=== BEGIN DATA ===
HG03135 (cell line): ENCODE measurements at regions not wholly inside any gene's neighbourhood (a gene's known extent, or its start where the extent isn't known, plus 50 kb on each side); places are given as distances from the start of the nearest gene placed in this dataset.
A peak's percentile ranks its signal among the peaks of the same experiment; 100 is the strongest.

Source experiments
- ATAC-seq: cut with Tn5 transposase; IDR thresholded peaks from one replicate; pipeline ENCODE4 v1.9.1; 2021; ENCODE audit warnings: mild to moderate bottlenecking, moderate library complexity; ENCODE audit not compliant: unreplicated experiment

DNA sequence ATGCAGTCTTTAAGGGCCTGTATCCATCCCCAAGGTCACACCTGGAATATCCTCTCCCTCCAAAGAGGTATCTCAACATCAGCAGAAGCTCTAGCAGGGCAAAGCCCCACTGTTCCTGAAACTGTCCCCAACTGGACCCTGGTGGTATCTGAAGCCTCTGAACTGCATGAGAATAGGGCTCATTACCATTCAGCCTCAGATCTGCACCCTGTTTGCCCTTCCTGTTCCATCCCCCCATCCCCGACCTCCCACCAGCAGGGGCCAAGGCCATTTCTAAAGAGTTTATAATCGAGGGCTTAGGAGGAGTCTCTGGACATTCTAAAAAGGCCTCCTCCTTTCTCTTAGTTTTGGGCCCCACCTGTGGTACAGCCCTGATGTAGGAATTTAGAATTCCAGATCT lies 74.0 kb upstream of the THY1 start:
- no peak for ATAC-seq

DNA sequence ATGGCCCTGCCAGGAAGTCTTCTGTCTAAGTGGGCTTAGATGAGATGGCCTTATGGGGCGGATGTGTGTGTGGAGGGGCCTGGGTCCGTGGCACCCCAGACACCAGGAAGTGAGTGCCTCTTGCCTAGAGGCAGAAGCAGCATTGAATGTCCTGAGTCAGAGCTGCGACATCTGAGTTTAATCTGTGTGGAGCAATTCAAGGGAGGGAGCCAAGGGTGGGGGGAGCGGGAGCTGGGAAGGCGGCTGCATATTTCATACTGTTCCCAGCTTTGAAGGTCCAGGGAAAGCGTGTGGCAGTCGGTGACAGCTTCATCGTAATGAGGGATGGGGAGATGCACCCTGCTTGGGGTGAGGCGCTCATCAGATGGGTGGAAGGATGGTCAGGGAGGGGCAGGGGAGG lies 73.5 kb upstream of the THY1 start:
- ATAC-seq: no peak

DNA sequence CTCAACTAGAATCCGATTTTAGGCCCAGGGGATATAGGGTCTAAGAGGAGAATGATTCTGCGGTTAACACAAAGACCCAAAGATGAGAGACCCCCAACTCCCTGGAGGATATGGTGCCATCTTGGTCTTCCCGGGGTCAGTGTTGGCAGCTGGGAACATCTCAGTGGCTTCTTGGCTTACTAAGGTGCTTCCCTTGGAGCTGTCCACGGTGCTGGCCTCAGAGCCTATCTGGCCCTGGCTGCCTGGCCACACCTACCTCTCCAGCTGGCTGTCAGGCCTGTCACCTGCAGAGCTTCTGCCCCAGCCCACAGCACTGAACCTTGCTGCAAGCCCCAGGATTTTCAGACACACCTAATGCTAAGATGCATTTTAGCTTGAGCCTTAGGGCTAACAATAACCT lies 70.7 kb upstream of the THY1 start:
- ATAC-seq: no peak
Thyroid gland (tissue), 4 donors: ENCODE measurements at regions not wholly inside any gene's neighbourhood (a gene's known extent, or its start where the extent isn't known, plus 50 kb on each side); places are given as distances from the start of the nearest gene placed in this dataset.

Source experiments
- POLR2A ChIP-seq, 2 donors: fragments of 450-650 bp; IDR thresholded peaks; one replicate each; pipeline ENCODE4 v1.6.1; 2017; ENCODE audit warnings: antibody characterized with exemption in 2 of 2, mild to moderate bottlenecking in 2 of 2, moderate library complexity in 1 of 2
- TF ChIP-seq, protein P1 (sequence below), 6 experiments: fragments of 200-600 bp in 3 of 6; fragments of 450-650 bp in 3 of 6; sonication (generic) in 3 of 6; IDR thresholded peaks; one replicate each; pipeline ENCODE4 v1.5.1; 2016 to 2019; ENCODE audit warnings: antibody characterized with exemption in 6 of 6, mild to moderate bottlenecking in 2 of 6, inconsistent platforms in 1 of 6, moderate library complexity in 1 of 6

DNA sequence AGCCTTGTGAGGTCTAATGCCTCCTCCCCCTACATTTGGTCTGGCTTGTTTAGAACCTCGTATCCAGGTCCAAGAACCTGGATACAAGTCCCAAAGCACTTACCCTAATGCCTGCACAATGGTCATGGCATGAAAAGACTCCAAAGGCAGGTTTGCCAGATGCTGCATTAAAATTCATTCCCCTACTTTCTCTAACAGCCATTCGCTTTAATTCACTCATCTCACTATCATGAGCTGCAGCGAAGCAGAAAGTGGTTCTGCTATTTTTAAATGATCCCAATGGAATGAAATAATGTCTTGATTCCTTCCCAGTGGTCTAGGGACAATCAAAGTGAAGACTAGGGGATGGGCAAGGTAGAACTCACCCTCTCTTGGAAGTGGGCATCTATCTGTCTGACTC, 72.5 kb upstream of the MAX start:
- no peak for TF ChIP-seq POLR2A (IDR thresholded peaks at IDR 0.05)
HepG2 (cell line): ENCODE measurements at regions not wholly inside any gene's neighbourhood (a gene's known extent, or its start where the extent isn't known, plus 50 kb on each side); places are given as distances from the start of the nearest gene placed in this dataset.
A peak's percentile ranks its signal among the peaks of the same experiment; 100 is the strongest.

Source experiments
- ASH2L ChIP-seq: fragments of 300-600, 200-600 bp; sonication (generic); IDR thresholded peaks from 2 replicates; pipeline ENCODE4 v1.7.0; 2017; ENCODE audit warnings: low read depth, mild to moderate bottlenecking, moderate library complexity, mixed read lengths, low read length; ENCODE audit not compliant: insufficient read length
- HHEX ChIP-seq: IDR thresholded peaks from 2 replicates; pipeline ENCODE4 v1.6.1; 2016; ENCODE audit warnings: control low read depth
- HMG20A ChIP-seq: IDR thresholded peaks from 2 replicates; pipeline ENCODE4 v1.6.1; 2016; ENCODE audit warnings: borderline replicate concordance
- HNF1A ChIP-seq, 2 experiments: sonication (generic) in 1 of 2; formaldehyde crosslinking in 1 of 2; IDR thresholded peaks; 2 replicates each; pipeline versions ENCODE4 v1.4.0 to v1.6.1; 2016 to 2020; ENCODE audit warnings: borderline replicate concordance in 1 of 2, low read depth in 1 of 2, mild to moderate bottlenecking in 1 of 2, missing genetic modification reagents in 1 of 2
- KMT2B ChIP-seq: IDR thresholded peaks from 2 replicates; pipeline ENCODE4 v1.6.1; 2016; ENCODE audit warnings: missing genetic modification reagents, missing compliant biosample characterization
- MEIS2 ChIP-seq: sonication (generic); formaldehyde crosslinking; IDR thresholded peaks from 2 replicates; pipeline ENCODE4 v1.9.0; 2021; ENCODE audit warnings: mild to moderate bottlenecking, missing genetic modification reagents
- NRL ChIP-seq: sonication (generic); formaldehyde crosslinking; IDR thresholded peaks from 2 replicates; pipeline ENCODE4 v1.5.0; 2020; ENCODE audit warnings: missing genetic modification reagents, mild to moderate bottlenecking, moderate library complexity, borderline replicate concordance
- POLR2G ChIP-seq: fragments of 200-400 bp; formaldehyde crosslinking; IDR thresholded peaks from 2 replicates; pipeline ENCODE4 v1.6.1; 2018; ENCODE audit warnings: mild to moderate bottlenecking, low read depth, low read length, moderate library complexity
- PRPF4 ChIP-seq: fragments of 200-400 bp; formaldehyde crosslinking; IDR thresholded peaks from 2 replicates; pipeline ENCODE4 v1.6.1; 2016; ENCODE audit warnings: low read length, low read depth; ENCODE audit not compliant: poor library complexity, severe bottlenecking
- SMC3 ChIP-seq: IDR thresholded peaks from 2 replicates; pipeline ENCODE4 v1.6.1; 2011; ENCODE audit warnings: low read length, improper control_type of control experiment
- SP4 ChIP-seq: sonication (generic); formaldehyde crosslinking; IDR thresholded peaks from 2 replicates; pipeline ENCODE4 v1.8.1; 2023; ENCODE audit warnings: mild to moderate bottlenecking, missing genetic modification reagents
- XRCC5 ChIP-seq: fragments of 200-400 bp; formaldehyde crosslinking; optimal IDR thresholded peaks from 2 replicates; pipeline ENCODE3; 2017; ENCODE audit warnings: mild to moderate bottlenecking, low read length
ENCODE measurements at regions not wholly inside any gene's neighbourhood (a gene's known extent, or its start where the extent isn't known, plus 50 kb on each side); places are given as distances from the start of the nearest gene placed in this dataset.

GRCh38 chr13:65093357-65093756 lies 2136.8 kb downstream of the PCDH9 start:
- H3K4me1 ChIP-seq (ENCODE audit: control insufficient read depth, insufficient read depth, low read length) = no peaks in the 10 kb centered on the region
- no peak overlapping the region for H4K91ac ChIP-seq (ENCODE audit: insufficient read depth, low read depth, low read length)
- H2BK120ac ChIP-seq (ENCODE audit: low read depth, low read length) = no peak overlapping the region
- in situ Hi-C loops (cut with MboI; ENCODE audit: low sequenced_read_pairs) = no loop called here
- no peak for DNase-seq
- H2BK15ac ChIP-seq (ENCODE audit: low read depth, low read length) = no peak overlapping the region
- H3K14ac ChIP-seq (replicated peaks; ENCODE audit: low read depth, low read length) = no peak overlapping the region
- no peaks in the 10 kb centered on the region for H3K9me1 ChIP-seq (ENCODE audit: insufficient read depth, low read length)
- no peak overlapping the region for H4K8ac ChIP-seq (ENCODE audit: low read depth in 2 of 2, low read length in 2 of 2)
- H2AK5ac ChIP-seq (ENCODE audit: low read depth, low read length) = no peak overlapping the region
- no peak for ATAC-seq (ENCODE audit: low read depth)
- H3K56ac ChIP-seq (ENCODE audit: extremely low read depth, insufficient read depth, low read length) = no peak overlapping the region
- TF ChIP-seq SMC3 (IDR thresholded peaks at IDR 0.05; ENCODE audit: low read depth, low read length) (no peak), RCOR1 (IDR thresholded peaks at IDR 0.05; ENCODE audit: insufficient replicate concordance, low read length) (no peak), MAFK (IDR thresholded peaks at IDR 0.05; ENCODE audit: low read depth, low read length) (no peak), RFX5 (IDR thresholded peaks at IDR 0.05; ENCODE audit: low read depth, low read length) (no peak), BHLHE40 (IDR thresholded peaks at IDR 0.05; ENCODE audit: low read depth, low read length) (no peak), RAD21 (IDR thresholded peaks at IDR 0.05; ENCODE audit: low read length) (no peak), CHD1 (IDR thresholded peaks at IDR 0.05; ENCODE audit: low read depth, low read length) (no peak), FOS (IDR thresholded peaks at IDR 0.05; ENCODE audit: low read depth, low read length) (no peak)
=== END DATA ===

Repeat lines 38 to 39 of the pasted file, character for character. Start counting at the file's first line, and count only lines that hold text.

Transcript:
- no peak for DNase-seq
- H2BK15ac ChIP-seq (ENCODE audit: low read depth, low read length) = no peak overlapping the region